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Fiasco 1st Edition
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Top Customer Reviews
"Fiasco" is a brilliant read on its own, and very approachable, but should really be considered part of Lem's larger set of works on this theme: "Solaris", "Eden" and "His Master's Voice" being the most obvious...with "Fiasco" being the most approachable, "Solaris" the best known and "His Master's Voice" the most challenging.
Fiasco is simply astonishing: a meditation on the nature of intelligence, culture, technology. Lem often parodies science fiction while writing serious literature, but with this novel he and translator Michael Kandel outdid all previous efforts.
While The Futurological Congress remains my favorite Lem book (personal taste), Fiasco is the best Lem book in English, followed closely by the 'lectures' of GOLEM the computer in Lem's Imaginary Magnitude.
I believe this novel, Lem's last, contains his finest effort of all. The playfulness and leitmotifs of some of his other work are absent, but we get a sober treatment of just how a voyage of hundreds of light years could be carried out, without a magical 'warp drive', and a cautionary tale about expectations,self delusion and just how alien alien can get. The first chapter, that some other reviewers found boring, I found to be written in the style of his Pirx stories, with one event leading to the next, and with our pilot Parvis' viewpoint featured. No deep concepts, no long, involved conversations - just an adventure story prequel to the Quinta voyage. For example, the six-page description of Parvis taking control of the fusion-powered Digla is a fascinating and satisfying tour de force of traditional hard scifi. I climbed into the control harness as if I was Parvis, while I renewed my deep love of Lem's evocative prose (see title of this review). The first chapter takes place on the moon Titan, and depicts the workaday world of our thoroughly conquered Solar system, while informing us that Pirx has disappeared on a Digla operation, and a spaceman very much like Pirx sets out in another one to find him. Lem's mixture of hard science fiction with lyrical description is pure catnip for readers with hungry imaginations. You aren't merely wowed by all the mecha; you enter into the joy of it.Read more ›
What IS the story about? Set in a future when humankind finally acts on the basis of a scientific ideal not personal gain a planet is discovered in a distant solar system that has a high probability of supporting life. An expedition is sent and seemingly noble efforts are made to make contact with the inhabitants. The story illustrates, in my own opinion, that no matter how 'evolved' we think we are, no matter how noble and honorably we think we can be, our pride in ourselves and our accomplishments has a way of causing us to ultimately act in barbaric ways.
The beginning of the story is astonishing and relates the re-animation of a man frozen on Titan a century earlier. The scene painted by Lem of this man�s technique in saving himself, his death, and his eventual return to the living are all astonishingly well-written and full of imagery. Lem is a master at getting the reader to imagine a very realistic and plausible scenario. All of this takes place in the first few chapters. This introductory story also serves to acquaint us with the 'evolved' and noble human of the distant future. The human we all hope our children�s children become.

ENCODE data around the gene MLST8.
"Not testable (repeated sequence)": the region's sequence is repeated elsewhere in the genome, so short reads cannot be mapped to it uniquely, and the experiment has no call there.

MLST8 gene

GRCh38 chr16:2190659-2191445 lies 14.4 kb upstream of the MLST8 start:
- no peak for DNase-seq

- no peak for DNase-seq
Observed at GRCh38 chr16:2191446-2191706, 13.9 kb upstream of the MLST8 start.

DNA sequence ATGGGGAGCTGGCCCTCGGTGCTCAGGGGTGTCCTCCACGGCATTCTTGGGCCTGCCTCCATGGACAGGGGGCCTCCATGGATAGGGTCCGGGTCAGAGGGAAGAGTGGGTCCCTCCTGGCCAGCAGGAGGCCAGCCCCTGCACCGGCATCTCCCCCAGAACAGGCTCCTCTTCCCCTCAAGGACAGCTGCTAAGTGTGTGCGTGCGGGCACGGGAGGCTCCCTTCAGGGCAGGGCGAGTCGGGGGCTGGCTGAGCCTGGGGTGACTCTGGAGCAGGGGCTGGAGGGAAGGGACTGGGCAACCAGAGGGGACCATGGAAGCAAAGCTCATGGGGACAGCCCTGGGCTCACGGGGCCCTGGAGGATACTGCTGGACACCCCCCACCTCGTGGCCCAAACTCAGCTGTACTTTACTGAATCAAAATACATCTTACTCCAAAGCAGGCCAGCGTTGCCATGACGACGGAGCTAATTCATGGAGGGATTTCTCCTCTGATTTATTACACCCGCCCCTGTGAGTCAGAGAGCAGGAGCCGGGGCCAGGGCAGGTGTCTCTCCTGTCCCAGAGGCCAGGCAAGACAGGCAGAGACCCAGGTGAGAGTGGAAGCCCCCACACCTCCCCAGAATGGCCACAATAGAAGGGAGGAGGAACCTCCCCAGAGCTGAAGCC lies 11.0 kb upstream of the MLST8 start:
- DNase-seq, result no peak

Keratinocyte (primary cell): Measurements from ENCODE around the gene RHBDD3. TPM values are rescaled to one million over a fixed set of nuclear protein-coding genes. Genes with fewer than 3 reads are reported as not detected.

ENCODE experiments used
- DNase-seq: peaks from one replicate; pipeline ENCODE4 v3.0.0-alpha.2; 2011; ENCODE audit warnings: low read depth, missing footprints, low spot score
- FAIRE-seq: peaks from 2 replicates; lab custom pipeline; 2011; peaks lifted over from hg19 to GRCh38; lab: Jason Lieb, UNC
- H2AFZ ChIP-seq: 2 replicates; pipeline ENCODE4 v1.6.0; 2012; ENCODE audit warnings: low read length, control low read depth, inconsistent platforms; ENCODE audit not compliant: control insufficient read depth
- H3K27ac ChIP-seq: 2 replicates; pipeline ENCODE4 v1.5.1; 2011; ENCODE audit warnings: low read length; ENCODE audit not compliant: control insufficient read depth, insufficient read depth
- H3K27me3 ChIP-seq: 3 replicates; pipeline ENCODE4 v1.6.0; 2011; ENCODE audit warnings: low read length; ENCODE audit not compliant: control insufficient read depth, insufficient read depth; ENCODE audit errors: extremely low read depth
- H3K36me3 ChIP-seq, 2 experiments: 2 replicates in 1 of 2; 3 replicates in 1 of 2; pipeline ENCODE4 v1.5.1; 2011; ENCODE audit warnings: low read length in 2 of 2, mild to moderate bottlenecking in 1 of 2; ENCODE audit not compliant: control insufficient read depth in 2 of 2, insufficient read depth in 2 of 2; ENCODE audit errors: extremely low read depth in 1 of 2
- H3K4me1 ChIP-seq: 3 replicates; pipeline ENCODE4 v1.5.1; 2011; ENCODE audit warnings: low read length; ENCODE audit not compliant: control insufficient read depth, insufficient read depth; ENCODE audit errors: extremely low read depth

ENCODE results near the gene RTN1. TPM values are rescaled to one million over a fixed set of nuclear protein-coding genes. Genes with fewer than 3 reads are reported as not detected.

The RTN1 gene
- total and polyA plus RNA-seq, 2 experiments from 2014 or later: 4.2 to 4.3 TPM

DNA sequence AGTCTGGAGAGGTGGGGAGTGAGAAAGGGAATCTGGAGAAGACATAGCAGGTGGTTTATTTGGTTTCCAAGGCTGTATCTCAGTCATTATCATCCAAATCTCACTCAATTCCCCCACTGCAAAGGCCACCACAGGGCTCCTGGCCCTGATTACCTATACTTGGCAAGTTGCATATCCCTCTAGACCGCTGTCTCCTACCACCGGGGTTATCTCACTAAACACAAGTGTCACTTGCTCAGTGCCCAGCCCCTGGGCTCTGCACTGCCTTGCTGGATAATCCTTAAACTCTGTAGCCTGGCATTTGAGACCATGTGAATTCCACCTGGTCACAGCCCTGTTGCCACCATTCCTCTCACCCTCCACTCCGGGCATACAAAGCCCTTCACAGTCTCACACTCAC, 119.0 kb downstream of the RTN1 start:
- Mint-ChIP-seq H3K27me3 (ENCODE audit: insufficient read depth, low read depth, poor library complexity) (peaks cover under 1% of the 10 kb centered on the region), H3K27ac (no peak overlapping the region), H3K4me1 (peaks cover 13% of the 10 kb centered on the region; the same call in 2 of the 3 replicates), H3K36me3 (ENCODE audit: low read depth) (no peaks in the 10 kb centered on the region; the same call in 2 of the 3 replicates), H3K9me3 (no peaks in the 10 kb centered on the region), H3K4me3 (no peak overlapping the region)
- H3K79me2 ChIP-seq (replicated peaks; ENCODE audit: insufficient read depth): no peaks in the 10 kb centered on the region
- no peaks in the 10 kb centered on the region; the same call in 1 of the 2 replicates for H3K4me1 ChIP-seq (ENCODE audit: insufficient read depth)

There is also a short description of man�s mastery of gravity and cybernetics. This is related in a short description of an �smart� probe vehicle and the probe�s independently deduced attempts to avoid capture by the planet�s inhabitants.
I�ve read other reader�s comments regarding Lem�s use of science as a tool only and that he is not a true science fiction writer. I completely disagree.Read more ›
Most Recent Customer Reviews
This is the most complete and thoughtful science fiction book I've read. It impresses with technical thoroughness and imaginative visuals while confronting themes of identity,... Read morePublished 8 hours ago by Jonathan Parker
This has got to be one of the most interesting and complex science fiction books I have read in years. I have always enjoyed reading Stanislaw Lem but somehow missed this gem.Published 1 month ago by biffer
Excellent sci-fi novel on the possibilities of first contact, I think a lot of readers may find the story anticlimactic, but the wealth of knowledge and detail both revealed and... Read morePublished 6 months ago by Rich M.
I consider this book an admonition for pride and prejudice!
Read it again and again and it's so amazing and detailed in many aspects and conflicts that arise from the... Read more
Warning: plot spoiler ahead. Finished Fiasco, four stars, unsatisfied with the decision to attack a world which did not want to make contact. Read morePublished 8 months ago by Amazon Customer
Fascinating technology of the future. Great application of game theory to war conflicts. Lots of good ideas over all. Read morePublished 8 months ago by Lev Shneider
If you want to know what Lem is like as writer, start with Kafka, then add intellectual rigor.
In Kafka, characters cope with an intrinsically ambiguous world by... Read more
Fascinating book on what it means to be alien. I see lots of paralells in our current society with some of things that happen on QuintaPublished 10 months ago by Brett A. Harris
Stanislaw Lem is one of my favorite authors. I'm not aware of another author who so successfully blends philosophical ideas with plausible physics into engaging stories. Read morePublished 12 months ago by fzwz